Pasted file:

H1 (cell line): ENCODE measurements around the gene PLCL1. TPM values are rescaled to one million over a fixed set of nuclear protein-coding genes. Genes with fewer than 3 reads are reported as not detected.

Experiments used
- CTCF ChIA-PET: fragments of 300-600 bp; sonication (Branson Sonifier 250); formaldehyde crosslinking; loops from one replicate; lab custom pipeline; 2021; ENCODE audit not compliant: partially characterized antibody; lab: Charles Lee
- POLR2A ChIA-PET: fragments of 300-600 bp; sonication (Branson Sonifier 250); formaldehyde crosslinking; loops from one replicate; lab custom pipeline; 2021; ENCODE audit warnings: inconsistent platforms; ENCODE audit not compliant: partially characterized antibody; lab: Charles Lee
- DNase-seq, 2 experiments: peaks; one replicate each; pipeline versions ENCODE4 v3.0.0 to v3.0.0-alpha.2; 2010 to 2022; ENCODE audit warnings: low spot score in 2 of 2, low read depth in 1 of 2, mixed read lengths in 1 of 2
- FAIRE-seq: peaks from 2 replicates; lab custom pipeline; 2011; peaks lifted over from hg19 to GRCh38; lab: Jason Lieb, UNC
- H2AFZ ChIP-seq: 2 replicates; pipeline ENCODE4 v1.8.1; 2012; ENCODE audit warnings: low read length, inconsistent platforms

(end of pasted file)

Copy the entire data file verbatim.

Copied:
H1 (cell line): ENCODE measurements around the gene PLCL1. TPM values are rescaled to one million over a fixed set of nuclear protein-coding genes. Genes with fewer than 3 reads are reported as not detected.

Experiments used
- CTCF ChIA-PET: fragments of 300-600 bp; sonication (Branson Sonifier 250); formaldehyde crosslinking; loops from one replicate; lab custom pipeline; 2021; ENCODE audit not compliant: partially characterized antibody; lab: Charles Lee
- POLR2A ChIA-PET: fragments of 300-600 bp; sonication (Branson Sonifier 250); formaldehyde crosslinking; loops from one replicate; lab custom pipeline; 2021; ENCODE audit warnings: inconsistent platforms; ENCODE audit not compliant: partially characterized antibody; lab: Charles Lee
- DNase-seq, 2 experiments: peaks; one replicate each; pipeline versions ENCODE4 v3.0.0 to v3.0.0-alpha.2; 2010 to 2022; ENCODE audit warnings: low spot score in 2 of 2, low read depth in 1 of 2, mixed read lengths in 1 of 2
- FAIRE-seq: peaks from 2 replicates; lab custom pipeline; 2011; peaks lifted over from hg19 to GRCh38; lab: Jason Lieb, UNC
- H2AFZ ChIP-seq: 2 replicates; pipeline ENCODE4 v1.8.1; 2012; ENCODE audit warnings: low read length, inconsistent platforms